By Shahid Quadri, July 21, 2022
Our educational system seems to be heading towards a full-blown crisis, and one of the many causes, on an ever-expanding list, is Critical Race Theory (CRT). The ostensible goal of CRT seems noble – eradicating the systemic racism that plagues Canadian society and keeps racially marginalized groups from achieving equality.
CRT is a moral project – one that captures the imagination of many teachers and young people. Young people want to make the world a better place and CRT offers a sense of purpose with easily identified villains to defeat: pervasive spreaders of white supremacy, colonialism, and white privilege.
Its supporters argue it’s a necessary corrective to a racially unjust world. Its opponents argue it goes too far by demonizing white people, stereotyping minorities, and implementing discriminatory policies that have no place in schools and may even be illegal.
In a classroom if a student wants to reason out the truth and value of CRT ideas for herself, tough luck. When teachers or students challenge CRT’s precepts they are typically bullied into compliance or silenced. Often, the very act of questioning CRT is itself seen as a harmful act of racism to be squashed.
In the end, students are only exposed to a narrow perspective from dogmatic adults and deprived of the opportunity to think for themselves. They miss out on strengthening the faculties of moral reasoning and independent thought needed for an increasingly complex and divided world filled with problems that defy simplistic dogmatic solutions.
There are ways to turn classrooms into sites of intellectual richness by encouraging students to engage with the controversial ideas that are roiling society today. But making this happen requires one thing more than anything else: courage.
CRT is a moral project meant to right the wrongs of racism. It taps directly into people’s desire to be a good person, their sense of common purpose, their need for belonging and to be valued in the world.
That’s why challenges can be met with such profound emotional resistance, not reasoned debate. A person’s self-image, their ego, feels threatened.
While some teachers, school officials and even students will deem any debate unacceptable, not all will. Even still, chances are teachers operate in an environment of intimidation and don’t feel equipped to deal with explosive topics. Challenging the status quo is high risk.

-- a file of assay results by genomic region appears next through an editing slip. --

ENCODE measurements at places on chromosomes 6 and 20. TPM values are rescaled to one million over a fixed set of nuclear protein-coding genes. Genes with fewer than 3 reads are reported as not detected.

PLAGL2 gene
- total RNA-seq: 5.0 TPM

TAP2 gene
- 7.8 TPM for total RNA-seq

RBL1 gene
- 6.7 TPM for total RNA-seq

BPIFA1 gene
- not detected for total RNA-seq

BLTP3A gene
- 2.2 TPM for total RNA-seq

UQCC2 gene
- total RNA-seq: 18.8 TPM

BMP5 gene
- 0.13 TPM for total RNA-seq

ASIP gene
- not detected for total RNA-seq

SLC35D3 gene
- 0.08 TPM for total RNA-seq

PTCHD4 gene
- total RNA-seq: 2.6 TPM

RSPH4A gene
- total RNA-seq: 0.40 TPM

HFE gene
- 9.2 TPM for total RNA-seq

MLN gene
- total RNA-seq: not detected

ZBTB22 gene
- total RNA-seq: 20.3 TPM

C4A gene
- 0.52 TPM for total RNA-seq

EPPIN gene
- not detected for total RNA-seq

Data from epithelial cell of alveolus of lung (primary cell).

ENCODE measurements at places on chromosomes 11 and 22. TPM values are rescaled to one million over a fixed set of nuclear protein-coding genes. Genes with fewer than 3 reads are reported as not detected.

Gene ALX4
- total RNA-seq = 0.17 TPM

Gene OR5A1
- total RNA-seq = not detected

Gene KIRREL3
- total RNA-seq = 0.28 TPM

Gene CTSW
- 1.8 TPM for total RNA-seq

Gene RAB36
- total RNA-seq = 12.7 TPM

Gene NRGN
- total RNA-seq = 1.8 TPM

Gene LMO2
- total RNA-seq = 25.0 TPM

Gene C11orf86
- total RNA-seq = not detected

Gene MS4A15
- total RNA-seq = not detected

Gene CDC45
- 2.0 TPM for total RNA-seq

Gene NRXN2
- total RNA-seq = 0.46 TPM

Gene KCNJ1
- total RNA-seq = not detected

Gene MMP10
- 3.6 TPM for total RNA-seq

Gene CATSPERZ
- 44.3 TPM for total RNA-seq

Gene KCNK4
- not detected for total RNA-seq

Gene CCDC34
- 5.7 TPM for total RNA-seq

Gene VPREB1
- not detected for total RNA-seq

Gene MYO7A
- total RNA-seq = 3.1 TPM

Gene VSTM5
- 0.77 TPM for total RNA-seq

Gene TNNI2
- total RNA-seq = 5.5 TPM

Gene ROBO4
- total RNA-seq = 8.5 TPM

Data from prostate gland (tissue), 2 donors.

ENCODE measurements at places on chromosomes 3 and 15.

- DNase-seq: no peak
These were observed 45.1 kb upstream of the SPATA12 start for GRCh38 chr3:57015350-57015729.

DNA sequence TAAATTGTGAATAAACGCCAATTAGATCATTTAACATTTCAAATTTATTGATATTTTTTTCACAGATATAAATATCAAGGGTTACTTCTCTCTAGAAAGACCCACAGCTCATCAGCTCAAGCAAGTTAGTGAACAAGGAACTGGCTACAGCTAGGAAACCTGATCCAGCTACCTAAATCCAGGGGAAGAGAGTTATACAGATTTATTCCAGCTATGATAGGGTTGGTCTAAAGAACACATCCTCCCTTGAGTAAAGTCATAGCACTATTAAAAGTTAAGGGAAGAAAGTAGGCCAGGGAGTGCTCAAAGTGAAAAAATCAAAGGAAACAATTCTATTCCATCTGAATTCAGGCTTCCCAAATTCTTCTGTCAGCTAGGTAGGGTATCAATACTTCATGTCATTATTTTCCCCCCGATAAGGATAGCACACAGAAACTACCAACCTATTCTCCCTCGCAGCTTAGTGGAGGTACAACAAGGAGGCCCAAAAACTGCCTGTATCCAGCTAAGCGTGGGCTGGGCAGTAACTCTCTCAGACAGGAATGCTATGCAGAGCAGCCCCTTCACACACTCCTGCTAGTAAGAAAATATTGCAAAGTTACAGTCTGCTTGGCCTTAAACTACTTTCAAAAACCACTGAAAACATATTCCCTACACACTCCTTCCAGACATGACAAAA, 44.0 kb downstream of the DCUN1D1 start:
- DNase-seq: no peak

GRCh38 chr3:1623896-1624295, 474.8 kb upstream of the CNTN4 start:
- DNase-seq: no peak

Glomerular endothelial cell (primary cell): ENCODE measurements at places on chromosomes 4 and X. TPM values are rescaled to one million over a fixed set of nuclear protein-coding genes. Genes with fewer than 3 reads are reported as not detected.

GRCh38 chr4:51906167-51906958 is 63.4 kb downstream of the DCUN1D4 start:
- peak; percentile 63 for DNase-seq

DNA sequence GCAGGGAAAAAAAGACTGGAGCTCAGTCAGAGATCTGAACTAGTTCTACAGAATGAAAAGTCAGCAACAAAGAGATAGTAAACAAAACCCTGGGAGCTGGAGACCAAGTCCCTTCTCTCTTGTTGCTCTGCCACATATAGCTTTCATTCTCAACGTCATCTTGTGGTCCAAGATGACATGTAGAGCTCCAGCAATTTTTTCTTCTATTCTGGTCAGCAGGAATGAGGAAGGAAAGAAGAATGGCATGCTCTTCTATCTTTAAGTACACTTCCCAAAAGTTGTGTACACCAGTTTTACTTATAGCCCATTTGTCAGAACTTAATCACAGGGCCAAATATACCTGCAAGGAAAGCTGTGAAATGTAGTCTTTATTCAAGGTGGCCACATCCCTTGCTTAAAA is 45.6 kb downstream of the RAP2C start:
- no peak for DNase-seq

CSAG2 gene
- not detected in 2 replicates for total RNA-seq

Our schools spend untold amounts of tax dollars on diversity, equity and inclusion programs each year that teach things like CRT. What they don’t appear to spend money on are programs that teach the importance of embracing diversity of thought.
One such program that puts diversity of thought front and centre is created by the bestselling Canadian author and Oxford University leadership professor Irshad Manji. She offers educators training through Moral Courage College, the organization she founded on the research-backed insights that suffuse her latest book, Don’t Label Me: How to Do Diversity Without Inflaming the Culture Wars.
As Prof. Manji emphasizes, “because most educators have never been taught to engage highly emotional issues, they, too, need tools to create brave spaces where students can disagree productively.”
Moral Courage is about speaking truth to the power of one’s ego (the primitive, threat-seeking, and thus hyper-emotional part of our brains) even as a young activist might speak her truths to “the system.” When an activist disciplines her ego, she is more likely to communicate constructively — understanding where others are coming from and thereby motivating them to understand where she is coming from. Learning how to exercise Moral Courage — and how to teach the skills of Moral Courage to a new generation — is our best hope for addressing racial tensions and inequalities while avoiding the us-against-them trap of CRT.
Full disclosure, I met Prof. Manji in 2007 when I was helping her with web marketing for her Emmy nominated documentary, Faith without Fear — a companion to her book The Trouble with Islam Today: A Muslim’s Call for Reform in her Faith. She faced condemnation and death-threats and from her religious community and rebuke from her fellow liberals who thought her criticism of Muslims fueled Islamophobia. Yet she never wavered from her commitment to diversity of thought. She engaged anyone who was willing, no matter how much they despised her. For her some things were more important than emotional and even physical safety. Her current mission to scale the impact of Moral Courage was born of the lessons learned during this time.
Hopefully a few teachers will have the courage to learn these lessons too, because our students deserve a better world than the one we’re handing them.
Shahid Quadri is an independent graphic designer, presentation coach and animator based in Vancouver